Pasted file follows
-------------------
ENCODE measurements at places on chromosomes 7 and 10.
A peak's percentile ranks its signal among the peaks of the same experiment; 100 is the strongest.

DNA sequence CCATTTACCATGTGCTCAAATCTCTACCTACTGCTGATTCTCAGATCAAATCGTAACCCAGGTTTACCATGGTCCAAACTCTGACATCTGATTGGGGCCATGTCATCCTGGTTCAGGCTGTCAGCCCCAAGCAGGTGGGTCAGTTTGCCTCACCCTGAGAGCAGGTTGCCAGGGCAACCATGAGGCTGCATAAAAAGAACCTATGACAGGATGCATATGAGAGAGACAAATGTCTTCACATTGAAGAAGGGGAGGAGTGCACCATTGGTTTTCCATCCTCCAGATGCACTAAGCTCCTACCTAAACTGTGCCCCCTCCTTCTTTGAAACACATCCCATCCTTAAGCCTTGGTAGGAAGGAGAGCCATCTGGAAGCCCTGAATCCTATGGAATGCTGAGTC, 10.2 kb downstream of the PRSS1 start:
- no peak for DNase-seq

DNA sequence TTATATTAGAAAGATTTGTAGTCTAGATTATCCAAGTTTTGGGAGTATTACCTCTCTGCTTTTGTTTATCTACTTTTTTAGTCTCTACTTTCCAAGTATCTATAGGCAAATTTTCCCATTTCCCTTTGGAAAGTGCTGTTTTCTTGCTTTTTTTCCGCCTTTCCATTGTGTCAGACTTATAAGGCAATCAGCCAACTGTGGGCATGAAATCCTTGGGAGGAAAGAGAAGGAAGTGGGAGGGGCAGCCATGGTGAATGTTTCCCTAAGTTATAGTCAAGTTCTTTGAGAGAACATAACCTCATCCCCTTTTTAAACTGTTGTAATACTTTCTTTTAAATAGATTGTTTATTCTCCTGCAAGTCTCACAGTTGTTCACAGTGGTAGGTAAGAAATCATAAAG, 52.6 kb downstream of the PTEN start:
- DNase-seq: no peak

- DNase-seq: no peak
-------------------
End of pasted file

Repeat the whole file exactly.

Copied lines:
ENCODE measurements at places on chromosomes 7 and 10.
A peak's percentile ranks its signal among the peaks of the same experiment; 100 is the strongest.

DNA sequence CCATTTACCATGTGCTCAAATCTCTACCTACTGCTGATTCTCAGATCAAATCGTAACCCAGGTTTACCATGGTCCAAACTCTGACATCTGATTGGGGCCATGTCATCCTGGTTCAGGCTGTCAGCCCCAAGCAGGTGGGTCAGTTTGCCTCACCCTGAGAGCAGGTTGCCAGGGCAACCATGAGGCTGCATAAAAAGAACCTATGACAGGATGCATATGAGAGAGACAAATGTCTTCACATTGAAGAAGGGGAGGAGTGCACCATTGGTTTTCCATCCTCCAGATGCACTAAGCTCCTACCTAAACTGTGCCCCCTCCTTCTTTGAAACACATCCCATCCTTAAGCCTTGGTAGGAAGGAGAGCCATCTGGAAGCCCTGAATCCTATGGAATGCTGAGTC, 10.2 kb downstream of the PRSS1 start:
- no peak for DNase-seq

DNA sequence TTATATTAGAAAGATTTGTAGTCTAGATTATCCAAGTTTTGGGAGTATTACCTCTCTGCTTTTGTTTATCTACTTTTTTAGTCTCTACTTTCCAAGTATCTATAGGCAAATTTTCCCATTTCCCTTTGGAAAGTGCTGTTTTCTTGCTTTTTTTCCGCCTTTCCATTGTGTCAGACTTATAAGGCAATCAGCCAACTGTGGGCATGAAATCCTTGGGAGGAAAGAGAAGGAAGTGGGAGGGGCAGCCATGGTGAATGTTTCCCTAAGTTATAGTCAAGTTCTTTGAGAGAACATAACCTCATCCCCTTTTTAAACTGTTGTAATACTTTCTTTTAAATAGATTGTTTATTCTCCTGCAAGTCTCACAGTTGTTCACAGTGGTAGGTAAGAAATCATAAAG, 52.6 kb downstream of the PTEN start:
- DNase-seq: no peak

- DNase-seq: no peak